X Film Rating Dropped and Replaced by NC-17 : Movies: Designation would bar children under 17. Move expected to clear the way for strong adult themes.

TIMES STAFF WRITER

Responding to complaints of undue censorship from movie makers and film critics, the Motion Picture Assn. of America abolished its X movie rating on Wednesday and replaced it with a new adults-only classification.

The MPAA, in a joint announcement with the powerful National Assn. of Theater Owners, said the X rating would be replaced immediately with a designation of NC-17, which indicates that no children under 17 can be admitted.

The groups also said they would add explanations to R ratings, telling parents whether films contain violence, explicit language or sex. Only adults or children accompanied by adults are permitted at R-rated movies.

The new rating category is expected to clear the way for strong adult-theme films to be released and marketed in theaters without the taint of pornography now associated with an X rating.

The Writers Guild of America West and the Directors Guild of America, which had sought dialogue between their members and the MPAA on the ratings, issued a joint statement supporting the new category and the expanded explanation of the R rating.

"We are going back to the original intent of the rating system," said MPAA President Jack Valenti. "We have an adults-only category and anybody who wants to go see (an NC-17-rated) film can go see it, period. It takes us back to the days, hopefully, of 'Midnight Cowboy,' 'Last Tango in Paris' and 'A Clockwork Orange.' "

Those films were among the few major studio releases with X ratings after Valenti installed the modern system in 1968. For the last 15 years, few distributors--or mainstream movie makers--have attempted to buck the public perception of the X as pornography.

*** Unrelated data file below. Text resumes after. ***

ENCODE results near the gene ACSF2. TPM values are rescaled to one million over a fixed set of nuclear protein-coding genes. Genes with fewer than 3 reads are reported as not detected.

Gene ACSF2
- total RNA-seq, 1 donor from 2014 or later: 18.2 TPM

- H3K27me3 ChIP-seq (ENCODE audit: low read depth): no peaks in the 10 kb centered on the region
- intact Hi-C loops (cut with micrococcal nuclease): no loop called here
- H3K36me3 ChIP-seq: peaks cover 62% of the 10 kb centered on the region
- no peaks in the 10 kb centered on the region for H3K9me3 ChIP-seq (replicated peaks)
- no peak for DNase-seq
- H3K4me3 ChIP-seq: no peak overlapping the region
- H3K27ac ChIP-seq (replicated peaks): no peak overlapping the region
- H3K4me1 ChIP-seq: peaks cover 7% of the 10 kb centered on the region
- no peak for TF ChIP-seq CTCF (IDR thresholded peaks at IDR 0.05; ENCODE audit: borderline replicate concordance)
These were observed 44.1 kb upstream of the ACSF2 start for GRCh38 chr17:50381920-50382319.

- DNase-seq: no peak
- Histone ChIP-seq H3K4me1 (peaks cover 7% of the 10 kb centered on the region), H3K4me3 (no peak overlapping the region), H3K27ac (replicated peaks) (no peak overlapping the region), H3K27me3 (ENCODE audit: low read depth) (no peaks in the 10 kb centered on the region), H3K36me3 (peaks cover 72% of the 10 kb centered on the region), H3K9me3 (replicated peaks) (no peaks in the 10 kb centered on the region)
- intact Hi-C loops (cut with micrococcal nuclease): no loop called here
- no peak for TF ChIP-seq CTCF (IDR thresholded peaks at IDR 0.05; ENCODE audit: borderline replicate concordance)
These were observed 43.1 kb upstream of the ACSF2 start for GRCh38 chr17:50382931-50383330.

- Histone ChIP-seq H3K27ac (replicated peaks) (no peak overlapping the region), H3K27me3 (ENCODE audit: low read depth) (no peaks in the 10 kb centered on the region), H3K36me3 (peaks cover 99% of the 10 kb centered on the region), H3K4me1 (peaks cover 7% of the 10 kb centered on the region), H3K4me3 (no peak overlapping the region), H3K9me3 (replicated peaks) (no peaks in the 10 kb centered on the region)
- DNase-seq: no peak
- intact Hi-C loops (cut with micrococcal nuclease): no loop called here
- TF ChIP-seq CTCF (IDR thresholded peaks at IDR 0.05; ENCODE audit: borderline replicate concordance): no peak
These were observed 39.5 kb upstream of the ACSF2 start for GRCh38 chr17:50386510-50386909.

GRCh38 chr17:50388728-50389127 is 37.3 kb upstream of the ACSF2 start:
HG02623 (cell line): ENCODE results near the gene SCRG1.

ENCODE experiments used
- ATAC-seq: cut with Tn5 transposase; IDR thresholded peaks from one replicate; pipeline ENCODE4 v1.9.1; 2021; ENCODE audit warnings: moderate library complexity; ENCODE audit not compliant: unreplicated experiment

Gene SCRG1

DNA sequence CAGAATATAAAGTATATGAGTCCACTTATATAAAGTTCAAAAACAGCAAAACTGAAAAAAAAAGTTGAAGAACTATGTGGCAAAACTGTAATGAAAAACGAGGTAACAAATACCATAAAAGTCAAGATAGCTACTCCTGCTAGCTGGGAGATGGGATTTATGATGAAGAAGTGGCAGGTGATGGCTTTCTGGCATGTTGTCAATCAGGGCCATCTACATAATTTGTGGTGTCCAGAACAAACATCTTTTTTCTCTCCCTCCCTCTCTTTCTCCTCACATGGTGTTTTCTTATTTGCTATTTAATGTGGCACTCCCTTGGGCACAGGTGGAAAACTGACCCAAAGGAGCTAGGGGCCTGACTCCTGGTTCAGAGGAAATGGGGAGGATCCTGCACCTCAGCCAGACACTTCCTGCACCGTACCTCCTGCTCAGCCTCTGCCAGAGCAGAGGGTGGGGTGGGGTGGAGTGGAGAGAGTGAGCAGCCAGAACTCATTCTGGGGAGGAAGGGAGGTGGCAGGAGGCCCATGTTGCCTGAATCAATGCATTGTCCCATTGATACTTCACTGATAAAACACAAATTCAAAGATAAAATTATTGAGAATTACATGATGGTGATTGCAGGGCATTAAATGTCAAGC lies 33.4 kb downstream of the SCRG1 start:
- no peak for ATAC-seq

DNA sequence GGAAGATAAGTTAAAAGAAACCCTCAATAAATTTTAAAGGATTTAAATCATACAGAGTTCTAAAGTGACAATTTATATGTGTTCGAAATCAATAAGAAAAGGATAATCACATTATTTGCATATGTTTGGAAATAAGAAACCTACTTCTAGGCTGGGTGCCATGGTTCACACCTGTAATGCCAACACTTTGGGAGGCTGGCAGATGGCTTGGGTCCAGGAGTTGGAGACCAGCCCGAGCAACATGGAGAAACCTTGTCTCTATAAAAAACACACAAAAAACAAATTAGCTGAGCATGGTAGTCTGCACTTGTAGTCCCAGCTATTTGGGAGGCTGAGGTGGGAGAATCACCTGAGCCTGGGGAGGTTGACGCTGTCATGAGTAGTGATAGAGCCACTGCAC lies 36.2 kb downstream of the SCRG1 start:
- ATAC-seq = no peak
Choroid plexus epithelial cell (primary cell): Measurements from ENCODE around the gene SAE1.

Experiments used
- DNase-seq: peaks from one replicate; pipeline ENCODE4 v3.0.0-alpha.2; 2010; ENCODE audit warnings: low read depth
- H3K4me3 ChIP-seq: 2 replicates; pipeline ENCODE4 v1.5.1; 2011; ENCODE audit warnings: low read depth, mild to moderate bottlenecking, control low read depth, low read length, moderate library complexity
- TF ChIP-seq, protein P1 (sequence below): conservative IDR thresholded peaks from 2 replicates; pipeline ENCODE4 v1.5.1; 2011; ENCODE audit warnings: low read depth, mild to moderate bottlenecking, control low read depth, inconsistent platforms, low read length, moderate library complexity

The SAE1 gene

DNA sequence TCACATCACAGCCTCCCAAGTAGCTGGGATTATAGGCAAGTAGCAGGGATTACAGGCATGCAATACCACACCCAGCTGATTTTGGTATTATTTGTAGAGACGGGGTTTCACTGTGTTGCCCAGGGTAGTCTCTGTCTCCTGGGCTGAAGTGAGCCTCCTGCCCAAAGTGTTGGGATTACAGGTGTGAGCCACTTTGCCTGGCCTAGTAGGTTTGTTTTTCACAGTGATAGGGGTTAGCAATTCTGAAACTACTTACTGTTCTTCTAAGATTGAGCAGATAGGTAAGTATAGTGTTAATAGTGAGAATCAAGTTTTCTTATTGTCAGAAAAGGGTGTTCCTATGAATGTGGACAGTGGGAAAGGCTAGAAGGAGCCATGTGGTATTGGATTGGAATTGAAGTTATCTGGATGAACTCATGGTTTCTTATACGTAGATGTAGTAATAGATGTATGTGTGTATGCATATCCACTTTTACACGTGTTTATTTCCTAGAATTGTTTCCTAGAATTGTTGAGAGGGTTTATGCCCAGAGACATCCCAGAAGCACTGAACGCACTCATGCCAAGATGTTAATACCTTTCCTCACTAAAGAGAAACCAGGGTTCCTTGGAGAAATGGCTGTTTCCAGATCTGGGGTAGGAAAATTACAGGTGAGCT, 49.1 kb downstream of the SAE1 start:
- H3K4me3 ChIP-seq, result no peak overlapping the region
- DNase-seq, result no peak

The new rating was met with a mixture of skepticism and enthusiasm from people in the industry.

"It was a change that was obviously necessary," said Oscar-winning director Barry Levinson ("Rain Man"), one of 31 leading directors who petitioned the MPAA to adopt an A adults-only rating. "The name doesn't matter as long as it accommodates the adult films. It makes perfect sense, whatever you want to call it."

"It's better to have a category that can work with honor, to replace the X which had a stigma attached to it," said Tom Pollock, chairman of the movie division of MCA-Universal. Universal may be the first beneficiary of the new rating. "Henry & June," a soon-to-be released erotic film based on the sexual relationships involving writer Anais Nin and novelist Henry Miller and his wife in 1931 Paris, had been rated X, but Pollock said Wednesday he will submit the film for an NC-17 rather than proceed with appealing the X rating.